4 Teamwork Lessons from a Championship Rugby Team

May 08, 2014 By Dave Chase

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The Rugby team from Brigham Young University capped a remarkable season with a victory over the storied California Golden Bears on May 3, 2014, giving them the title of Varsity Cup National Champs.  Performing before an enormous crowd by collegiate rugby standards, the two teams fought to the last moment in a breathtaking game.  The story of their season provided me some valuable lessons in teamwork and it started before the season began and finished when BYU ran in seven tries against Cal in front of over 10,000 fans at Rio Tinto Stadium in Salt Lake City, claiming the championship.

  1. Set a clear vision

Head Coach David Smyth set a goal of a perfect season, start to finish.

“Our main priority was obviously to defend our championship and we did that. I couldn’t be more proud of the work our players put into this season in order to help us win the Varsity Cup again.” 

Smyth set an expectation for perfection.  A leader without vision isn’t a bad thing…they’re just mislabeled…they should be called “manager”, not “leader”.  Coach Smyth led with a clear vision.

  1. Define roles & put right people in place.

A high functioning team isn’t full of clones, rather, it is full of individuals each performing their role properly.  But teams don’t start that way.  A leader must assess their talent and ensure members are in the right place.  That requires adaptability because no perfect team just falls into place.

“We knew we were going to have a solid team collectively this year,” Smyth said, “But we also knew were going to lack in some areas up front, so it took a while to figure out the exact combinations and personnel that we were going to have to lean on when the postseason began. But I think once we sorted that out and the players were able to get to know their roles, then we started building and playing some good rugby.” 

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Jim Collins has described this as having “the right people in the right seats.”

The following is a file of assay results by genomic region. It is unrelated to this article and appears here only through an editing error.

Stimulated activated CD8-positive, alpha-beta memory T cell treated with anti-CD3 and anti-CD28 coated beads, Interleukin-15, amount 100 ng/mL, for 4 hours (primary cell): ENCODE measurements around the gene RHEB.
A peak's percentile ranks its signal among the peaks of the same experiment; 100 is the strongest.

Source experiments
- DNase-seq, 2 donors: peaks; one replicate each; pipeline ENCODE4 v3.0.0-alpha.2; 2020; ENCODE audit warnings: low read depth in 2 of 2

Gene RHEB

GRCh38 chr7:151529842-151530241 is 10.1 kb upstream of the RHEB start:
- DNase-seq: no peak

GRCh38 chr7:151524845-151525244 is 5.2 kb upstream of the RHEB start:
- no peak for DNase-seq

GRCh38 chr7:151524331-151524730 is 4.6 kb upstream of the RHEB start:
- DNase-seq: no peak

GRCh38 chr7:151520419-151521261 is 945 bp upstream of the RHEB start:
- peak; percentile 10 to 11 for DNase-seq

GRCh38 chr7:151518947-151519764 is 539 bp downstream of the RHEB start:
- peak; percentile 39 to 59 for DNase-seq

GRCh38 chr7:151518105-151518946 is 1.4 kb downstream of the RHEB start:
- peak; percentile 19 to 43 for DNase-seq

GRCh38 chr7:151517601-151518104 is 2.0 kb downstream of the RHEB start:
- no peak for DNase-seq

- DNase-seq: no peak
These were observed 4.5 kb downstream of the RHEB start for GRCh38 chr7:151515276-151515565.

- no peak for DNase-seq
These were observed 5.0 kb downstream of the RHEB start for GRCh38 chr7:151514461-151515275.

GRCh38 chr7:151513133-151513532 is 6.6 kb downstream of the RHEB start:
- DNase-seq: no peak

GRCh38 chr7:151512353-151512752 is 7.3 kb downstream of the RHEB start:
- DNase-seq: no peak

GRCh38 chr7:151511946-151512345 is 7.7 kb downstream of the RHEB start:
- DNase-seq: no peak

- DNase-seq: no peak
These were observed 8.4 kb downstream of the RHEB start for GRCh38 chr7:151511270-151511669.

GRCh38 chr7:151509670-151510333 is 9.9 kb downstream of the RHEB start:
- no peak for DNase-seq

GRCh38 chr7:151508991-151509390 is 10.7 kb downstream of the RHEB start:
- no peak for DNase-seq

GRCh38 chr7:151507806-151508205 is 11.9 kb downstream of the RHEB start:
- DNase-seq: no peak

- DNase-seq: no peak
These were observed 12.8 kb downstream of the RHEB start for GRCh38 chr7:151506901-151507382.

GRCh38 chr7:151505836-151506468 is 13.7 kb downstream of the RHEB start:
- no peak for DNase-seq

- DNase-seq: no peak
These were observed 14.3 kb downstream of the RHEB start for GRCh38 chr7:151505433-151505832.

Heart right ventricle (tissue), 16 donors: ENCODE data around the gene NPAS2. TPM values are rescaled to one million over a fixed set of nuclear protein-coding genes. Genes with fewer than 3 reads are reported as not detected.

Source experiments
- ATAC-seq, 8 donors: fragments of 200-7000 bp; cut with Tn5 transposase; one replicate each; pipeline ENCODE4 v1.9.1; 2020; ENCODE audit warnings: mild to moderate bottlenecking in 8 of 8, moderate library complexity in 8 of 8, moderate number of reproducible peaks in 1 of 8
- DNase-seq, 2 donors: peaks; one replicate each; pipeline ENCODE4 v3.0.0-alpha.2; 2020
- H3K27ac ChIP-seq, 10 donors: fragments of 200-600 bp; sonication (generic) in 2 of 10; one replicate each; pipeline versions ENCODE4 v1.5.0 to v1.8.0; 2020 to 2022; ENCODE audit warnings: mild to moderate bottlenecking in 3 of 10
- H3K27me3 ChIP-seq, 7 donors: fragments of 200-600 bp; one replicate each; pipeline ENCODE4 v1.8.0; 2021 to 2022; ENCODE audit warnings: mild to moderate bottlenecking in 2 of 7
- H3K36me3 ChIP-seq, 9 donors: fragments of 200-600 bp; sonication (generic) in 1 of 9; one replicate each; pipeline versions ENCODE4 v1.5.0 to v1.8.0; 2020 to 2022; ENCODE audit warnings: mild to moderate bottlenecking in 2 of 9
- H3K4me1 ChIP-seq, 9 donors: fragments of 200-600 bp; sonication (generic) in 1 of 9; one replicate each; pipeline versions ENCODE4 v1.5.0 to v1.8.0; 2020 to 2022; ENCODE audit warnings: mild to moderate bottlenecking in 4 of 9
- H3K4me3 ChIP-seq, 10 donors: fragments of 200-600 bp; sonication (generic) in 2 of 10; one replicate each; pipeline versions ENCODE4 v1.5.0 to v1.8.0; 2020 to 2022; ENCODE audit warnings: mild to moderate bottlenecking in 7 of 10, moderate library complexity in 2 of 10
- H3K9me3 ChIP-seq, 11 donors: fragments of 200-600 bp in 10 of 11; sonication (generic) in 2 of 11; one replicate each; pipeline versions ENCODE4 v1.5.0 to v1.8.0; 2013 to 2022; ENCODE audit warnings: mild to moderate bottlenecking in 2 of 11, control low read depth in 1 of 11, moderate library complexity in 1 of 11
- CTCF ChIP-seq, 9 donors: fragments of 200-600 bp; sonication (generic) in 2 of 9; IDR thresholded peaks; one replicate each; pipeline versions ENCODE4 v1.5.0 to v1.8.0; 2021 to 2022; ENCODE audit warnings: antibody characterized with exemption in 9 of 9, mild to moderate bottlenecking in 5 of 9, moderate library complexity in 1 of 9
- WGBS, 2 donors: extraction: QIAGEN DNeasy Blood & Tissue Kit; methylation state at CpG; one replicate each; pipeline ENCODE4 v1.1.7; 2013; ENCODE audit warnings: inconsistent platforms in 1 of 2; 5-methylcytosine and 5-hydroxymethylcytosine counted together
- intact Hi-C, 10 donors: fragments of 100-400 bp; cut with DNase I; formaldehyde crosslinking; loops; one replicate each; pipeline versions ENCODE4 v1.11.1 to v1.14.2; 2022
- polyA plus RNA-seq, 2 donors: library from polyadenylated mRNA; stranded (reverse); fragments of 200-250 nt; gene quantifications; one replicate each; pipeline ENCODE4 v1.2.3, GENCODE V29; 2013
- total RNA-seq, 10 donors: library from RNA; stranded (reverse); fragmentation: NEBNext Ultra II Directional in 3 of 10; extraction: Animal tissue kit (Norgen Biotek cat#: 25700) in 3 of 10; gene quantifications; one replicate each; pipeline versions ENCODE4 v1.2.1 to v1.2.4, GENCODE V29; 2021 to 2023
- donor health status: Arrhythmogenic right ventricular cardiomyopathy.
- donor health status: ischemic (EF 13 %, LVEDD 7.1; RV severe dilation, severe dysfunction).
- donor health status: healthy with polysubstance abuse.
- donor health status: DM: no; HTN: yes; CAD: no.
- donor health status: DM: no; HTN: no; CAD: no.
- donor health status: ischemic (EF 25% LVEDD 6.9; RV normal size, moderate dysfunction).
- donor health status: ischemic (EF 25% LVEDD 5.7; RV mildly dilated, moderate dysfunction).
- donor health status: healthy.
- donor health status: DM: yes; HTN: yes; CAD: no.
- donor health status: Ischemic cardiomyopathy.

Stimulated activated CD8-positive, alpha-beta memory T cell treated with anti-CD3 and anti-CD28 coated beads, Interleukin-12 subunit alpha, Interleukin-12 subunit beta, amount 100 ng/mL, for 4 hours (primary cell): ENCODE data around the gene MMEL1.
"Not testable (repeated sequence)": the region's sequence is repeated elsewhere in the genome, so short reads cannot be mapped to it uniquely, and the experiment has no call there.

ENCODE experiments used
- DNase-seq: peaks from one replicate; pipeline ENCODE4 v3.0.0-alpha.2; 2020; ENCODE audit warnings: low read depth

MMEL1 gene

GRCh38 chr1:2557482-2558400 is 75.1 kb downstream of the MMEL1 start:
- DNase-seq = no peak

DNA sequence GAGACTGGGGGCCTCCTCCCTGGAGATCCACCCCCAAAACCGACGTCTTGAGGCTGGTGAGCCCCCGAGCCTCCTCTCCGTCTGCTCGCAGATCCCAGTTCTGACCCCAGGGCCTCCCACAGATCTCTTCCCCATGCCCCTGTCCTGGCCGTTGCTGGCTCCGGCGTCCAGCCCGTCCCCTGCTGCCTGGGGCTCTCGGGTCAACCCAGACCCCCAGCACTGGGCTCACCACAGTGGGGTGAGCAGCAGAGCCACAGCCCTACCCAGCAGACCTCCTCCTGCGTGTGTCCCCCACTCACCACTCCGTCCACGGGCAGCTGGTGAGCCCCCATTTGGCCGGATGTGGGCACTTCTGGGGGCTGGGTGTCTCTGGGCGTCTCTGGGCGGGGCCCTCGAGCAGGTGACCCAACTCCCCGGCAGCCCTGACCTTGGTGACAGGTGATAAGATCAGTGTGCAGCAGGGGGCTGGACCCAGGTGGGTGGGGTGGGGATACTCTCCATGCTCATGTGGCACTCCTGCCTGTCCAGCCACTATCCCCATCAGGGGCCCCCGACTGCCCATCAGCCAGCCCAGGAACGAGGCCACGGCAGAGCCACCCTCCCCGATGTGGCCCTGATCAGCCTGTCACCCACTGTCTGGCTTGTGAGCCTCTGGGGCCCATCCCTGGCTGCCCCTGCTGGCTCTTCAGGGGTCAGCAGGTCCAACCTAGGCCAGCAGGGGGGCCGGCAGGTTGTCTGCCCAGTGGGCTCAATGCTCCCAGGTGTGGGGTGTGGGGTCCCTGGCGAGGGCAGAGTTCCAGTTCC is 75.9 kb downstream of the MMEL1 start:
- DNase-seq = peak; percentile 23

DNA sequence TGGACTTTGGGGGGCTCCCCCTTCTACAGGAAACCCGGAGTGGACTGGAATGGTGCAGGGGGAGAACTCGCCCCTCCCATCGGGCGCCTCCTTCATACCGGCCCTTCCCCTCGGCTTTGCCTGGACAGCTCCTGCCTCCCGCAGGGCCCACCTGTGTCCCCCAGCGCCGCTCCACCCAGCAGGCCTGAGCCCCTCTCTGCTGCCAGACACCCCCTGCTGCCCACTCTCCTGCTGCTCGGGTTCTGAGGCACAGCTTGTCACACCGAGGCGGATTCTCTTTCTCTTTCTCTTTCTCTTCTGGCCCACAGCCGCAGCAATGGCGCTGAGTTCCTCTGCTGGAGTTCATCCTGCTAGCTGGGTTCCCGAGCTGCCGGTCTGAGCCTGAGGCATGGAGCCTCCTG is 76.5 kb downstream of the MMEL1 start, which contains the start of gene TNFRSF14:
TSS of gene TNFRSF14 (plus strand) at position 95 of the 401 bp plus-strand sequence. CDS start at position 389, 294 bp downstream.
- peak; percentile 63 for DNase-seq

1. Learn from mistakes

BYU ended their season with one blemish in an 18-1 season.  With a goal of perfection, one loss might have deflated them.  However, they used that loss to their advantage.  They learned from it.  An even greater passion emerged from it.  Speaking of that loss, Coach Smyth said:

“…they beat us straight up. But it was one of those losses that you’re glad to have as a coach because it made our guys open their eyes a bit and you could see them change their demeanor and how they prepared from that day forward.

  1. Celebrate victories, but don’t lose focus.

There will be victories, large and small, all along the way.  Use those victories to celebrate and build the team even further, but keep the team focused on the next prize.  Shortly after the game BYU assistant coach Wayne Tarawhiti discussed his teams ongoing commitment to perfection.

“We don’t anticipate any drop off.  The guys were back in the gym on Monday getting ready for next year. So we’ll go about getting ourselves set up on and off the pitch as a coaching staff during this off season and it’s our expectation that we keep raising the bar higher every year.”

David Chase, a partner at Advanced CFO Solutions, has experience in small to medium private companies and large public companies as a senior operational and financial leader.  With 15 years in finance, a CFO of multiple entities and divisional EVP experience, Dave has a breadth of experience.  Dave has led or been instrumental in raising multiple rounds of equity and debt in excess of $450 million.

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